Now there is a limitation with AirPlay, a single iTunes can only output via AirPlay the same content to one or more AirPlay destinations, if you want to play multiple different music tracks at the same time then this is where Sonos and similar solutions win hands down. The iTunes however can be a Mac, or Windows, or an iPhone, or an iPad.
Moving on to DNLA. You are probably going to find many DNLA servers for the Mac are either discontinued, or semi-discontinued in that they have not had a recent update and therefore may have problems with newer versions of OS X, or only work with some clients, or do not do Transcoding well or at all. In other words like DNLA as a whole it is rather a mess. You will therefore find that you may have to buy a commercial DNLA package although this will be still cheaper than say buying a multi-room Sonos setup. I would advise testing the trial versions, make sure to remove each before trying the next.
Dlna Server For Mac
With no particular sentiments, have a look at the following.
UPnP is an alternative name for DNLA, both suck.
There are some DNLA server programs for the Mac but see my comment above. The Roberts manual for the 93i has the following to say on page 37.
Here is a short selection of alternative UPnP server programs, although many others are available:
The Music Player on the sound system can playback audio files in MP3, WMA, AAC, FLAC and WAV formats. WMA Lossless files can also be played when using Windows Media Player as the UPnP server. Note that the playback of files encoded using WMA Voice, WMA 10 Professional, and of files which have DRM protection is not supported by the sound system.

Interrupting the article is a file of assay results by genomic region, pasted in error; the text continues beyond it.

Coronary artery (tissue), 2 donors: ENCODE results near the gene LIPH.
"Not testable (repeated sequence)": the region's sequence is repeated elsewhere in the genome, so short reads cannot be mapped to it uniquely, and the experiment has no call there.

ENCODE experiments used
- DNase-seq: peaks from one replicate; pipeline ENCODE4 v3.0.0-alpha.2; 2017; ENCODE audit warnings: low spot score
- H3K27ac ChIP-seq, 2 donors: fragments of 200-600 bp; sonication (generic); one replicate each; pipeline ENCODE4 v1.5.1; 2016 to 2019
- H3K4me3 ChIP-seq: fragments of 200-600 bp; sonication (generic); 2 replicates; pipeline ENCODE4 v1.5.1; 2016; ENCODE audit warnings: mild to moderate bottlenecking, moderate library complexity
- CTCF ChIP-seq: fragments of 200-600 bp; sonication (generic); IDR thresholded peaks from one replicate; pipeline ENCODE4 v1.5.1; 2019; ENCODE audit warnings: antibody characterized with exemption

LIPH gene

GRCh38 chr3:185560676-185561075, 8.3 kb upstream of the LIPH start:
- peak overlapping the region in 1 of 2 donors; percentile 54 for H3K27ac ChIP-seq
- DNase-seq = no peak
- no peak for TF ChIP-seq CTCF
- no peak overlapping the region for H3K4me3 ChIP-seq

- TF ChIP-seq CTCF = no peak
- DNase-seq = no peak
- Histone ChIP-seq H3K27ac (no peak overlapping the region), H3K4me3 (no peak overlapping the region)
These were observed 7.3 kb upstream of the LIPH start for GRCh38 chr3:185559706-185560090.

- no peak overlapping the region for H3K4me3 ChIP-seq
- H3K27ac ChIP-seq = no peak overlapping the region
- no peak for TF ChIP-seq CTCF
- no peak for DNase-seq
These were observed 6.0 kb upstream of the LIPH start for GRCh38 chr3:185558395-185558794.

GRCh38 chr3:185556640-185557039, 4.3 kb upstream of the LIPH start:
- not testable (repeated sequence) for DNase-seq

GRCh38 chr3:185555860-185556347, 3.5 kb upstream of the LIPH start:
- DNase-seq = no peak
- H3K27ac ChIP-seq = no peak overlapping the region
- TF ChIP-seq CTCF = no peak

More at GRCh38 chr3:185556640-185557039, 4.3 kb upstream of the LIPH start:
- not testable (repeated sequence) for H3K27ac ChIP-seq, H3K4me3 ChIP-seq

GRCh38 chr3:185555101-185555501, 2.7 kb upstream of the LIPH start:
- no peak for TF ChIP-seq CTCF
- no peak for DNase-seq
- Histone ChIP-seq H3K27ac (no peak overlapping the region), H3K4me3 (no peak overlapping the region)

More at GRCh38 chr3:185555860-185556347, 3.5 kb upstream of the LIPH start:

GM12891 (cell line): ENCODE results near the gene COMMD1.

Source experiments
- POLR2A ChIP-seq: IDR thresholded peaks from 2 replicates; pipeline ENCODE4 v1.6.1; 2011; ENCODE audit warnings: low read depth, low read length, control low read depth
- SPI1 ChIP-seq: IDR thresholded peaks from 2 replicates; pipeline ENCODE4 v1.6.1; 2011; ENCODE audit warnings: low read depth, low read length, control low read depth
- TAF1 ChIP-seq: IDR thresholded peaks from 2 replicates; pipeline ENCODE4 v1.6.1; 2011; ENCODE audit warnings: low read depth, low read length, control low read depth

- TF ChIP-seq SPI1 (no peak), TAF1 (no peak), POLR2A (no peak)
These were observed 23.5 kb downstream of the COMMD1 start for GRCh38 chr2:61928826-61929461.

- AssetUPnP (Windows) * **
- Mezzmo (Windows) *
- MediaTomb (Linux, Mac OS X) *
- Serviio (Windows, Linux, Max OS X) *
- TVersity (Windows) *
- Twonky Media Server (Windows, Mac OS X, Linux) *
* = free of charge or trial versions with limited functionality are available at the time of writing. ** = other platforms in development.
When using a UPnP server, the search and selection criteria are determined by the server software, not by the sound system, but typically include searching by Artist, Album and Genre. Many server applications also allow you to access your files according to the folders within which they are stored as well as other criteria. Windows Media Player is less flexible than some other UPnP servers in this regard, but is generally easier to set up.
Please refer to the documentation for your chosen server program for full details of its configuration and usage. Some Network Attached Storage (NAS) devices and some routers include UPnP/DLNA server software.
The manual is available here http://www.robertsradio.co.uk/assets/User_guides/Internet_Radios_PDFs/Stream93i. pdf
Dlna Mac Os X
As a general comment, not all UPnP/DNLA software supports a function called 'transcoding' which means the automatic conversion of a music file to a format compatible with the desired device, so as the RobertsStream 93i does not support Apple Lossless if you try using that and your device does not support that format it may not work. I refer you again to my first comment. 😉 You should therefore have you music in either MP3 or AAC format for best changes of success.
Mac Os Dlna
The following is a list of DLNA software from MacUpdate - https://www.macupdate.com/find/mac/dlna